Hydrangeas are hardy, resilient plants that tend to grow back stronger the following year after being pruned, but it may be a year or so before it flowers again to the same extent.

If you need to prune back your hydrangea significantly, then prune straight after it has flowered. This will give as much time as possible for the plant to grow and stimulate buds for the next summer’s bloom!

However you may have to reduce the size of the hydrangea (if it is too large for the space in your garden) in which case you should acknowledge that the hydrangea my not flower for a year or two but with patience the hydrangea should flower well once it’s new growth has matured.

4. Use a Well Balanced Fertilizer to Support Flower Development

It is tempting to apply fertiziler to give our hydrangeas the best possible chance of looking beautiful. However:

Too much nitrogen, in too high a concentration (a key ingredient of fertilizer) can promote lush green foliage, but it can limit your hydrangeas blooms.

The best fertilizer for hydrangeas is a well-balanced, granular fertilizer (such as miracle grow).

Granular fertilizer is best for hydrangeas as it releases nutrients slowly and contains all the nutrients, at the right concentration for hydrangeas to flower.
Granular fertilizer is best for hydrangeas as it releases nutrients slowly and contains all the nutrients, at the right concentration for hydrangeas to flower.

A granular fertilizer releases nutrients slowly and ensures the hydrangea has all the nutrients it requires at the right concentration for flowering.

If you apply mulch regularly, and have properly prepared the soil prior to planting (with lots of compost, leaf mold or well rotted manure) then mature hydrangeas often do not need any fertilizer for flowering, however smaller or potted hydrangeas with a less extensive root system benefit the most from the use of a fertilizer in Spring.

5. Shelter Hydrangeas to Protect Delicate Growth

Plant your hydrangea under a canopy or somewhere that will protect it from the wind and frost (such as by a wall, fence or other shrubs) rather then an open windy area of the garden.

As hydrangeas are woodland plants, they naturally grow under sheltered conditions which reduces the risk of frost and wind damage. Try to replicate this in your garden. 

Both wind and frost can damage new growth and emerging flowers  – thus affecting blooms! 

In addition, keep the old flower heads on your hydrangea as they protect the plant from frosts during the winter. Whilst they may look unsightly, they are a natural protector from the frost. 

If you get frost damage on your hydrangea, make sure you cut the dead off to just above the next bud down the stem.

Those buds on the outside of your plant are the most likely to be frost damaged but the flower buds further down the stem are often more protected and can still display flowers.

6. Hydrangea Flowering- Amend the Soil with Organic Matter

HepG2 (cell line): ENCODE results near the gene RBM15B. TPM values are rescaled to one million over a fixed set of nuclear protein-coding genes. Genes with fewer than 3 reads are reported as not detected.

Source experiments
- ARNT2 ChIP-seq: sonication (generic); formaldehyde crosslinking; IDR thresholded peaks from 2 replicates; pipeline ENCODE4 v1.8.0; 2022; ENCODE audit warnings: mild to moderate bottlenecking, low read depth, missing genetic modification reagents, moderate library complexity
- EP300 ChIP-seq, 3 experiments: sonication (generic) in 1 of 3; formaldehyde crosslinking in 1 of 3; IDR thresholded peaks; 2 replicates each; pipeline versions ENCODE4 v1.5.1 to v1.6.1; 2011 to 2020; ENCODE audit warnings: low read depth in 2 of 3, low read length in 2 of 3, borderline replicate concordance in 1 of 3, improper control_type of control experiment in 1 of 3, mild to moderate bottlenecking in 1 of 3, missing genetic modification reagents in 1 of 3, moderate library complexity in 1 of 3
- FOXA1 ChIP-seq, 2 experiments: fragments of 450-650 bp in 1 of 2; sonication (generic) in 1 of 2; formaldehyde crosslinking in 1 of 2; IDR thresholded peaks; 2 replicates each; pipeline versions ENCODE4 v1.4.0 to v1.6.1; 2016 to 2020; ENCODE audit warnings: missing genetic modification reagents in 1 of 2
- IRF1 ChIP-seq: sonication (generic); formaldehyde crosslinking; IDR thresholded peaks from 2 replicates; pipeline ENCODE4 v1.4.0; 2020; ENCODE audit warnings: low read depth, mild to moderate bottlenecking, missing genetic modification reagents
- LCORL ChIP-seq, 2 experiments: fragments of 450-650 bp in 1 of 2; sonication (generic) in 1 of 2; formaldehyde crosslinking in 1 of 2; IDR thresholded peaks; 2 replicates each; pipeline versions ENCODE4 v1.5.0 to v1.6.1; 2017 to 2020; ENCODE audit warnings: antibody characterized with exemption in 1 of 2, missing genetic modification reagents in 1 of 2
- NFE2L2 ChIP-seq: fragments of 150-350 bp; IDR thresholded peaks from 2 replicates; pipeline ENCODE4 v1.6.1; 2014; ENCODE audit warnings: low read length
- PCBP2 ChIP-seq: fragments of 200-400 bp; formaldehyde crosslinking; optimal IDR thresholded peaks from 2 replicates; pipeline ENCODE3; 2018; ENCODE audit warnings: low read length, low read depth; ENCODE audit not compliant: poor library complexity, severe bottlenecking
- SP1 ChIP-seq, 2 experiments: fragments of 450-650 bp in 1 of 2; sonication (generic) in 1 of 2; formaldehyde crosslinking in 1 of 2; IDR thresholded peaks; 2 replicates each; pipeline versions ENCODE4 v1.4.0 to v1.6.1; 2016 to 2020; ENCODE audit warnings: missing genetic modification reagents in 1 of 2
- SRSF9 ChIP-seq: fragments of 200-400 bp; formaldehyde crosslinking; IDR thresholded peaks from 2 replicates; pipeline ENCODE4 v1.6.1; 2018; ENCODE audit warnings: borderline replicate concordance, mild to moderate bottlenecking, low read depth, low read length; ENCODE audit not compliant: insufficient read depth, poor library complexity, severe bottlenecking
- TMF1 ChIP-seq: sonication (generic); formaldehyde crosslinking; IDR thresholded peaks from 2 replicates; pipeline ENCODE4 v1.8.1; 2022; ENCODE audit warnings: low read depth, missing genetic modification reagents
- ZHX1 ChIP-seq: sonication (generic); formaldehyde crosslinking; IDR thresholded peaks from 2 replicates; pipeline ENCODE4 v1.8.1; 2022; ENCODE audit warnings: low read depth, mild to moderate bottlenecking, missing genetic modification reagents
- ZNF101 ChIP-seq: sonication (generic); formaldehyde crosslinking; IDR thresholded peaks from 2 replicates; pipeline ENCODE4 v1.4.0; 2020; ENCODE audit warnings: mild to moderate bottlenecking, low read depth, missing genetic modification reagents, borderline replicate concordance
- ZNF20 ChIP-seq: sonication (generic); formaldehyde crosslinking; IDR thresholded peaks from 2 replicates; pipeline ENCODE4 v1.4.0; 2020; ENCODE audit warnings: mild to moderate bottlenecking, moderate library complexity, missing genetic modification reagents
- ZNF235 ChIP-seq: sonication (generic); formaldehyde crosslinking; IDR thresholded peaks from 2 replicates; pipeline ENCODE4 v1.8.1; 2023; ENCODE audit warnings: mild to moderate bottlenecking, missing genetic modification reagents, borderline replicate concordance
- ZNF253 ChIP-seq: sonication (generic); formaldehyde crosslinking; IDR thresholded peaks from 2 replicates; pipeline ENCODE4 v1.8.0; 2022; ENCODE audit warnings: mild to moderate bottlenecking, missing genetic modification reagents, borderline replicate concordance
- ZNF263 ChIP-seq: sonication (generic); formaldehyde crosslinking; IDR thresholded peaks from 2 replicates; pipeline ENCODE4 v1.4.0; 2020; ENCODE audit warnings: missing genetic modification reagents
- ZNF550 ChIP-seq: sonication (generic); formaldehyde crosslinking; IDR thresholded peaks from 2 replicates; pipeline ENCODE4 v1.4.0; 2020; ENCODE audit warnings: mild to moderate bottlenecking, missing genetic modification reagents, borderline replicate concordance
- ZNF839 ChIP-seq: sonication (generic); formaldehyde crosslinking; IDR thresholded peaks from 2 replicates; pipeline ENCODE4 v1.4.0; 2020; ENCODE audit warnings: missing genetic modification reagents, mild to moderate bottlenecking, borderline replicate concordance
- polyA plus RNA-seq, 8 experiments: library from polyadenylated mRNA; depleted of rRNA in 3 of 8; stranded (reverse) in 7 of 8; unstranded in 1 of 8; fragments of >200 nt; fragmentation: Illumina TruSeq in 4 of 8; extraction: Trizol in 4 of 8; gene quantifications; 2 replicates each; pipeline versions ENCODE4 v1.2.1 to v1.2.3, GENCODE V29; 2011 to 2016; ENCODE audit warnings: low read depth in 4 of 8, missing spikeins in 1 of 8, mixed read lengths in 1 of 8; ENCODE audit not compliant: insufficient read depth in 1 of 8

To get the flowers on your hydrangea looking their best, it is important to have fertile soil. Low quality sandy or stony soil has a big impact on the quality of your hydrangea blooms.

Ideally for the best blooms you should prepare the planting area prior to planting; use lots of organic matter (compost, leaf mold or well rotted manure) to help provide the optimal level of soil moisture and nutrients to ensure the hydrangea has all the resources it needs to display flowers.

Hydrangeas are native to woodland environments where they grow in soil composed of leaf litter which has lots of nutrients and holds moisture well, so for your hydrangea to flowers its best, it is important to replicate these growing conditions.

If your garden soil is heavy clay or sandy then it is even more important to prepare the soil before hand to create the right conditions for your hydrangea to flower and thrive.

If you need to move your hydrangea into an area of more fertile soil, transplant your hydrangea in the spring and amend the soil to a depth of 18 inches with compost leaf mold or well rotted manure( all three retain moisture and provide soil nutrients) to accommodate the root system at full maturity.

Preparing the soil beforehand and an application of mulch in the Spring emulate the hydrangea natural environment and ensures you hydrangea has all the recourse it needs to flower its best.

(If you are having any trouble with your hydrangeas then read my article, why is my hydrangea not flowering for the solution).

Key takeaways:

  • Hydrangeas flower more and for longer when planted in an area of morning sun followed by afternoon shade. Morning sun provides the hydrangea with energy to stimulate flowering and afternoon shade protects the sensitive flowers and leaves from heat stress so that the flowers last longer.
  • Hydrangeas require the soil to be consistently moist, particularly in Spring for the emerging flowers to develop. Water as often as required to ensure the soil is moist and add a layer of mulch at the of Spring to help to conserve moisture and create the optimal conditions for hydrangeas to flower.
  • Avoid pruning your hydrangea too often as hydrangeas flower on last years growth. If you prune the hydrangea back too hard you can remove the growth from which the flower buds develop the following year and prevent the hydrangea from flowering.
  • Plant hydrangeas in soil amended with compost to create the moist soil conditions that hydrangeas require for flowering. Plant the hydrangea in an area with shelter to protect the developing flower buds from wind and frost damage. Avoid pruning hydrangeas every year as they flower on old wood rather then new growth.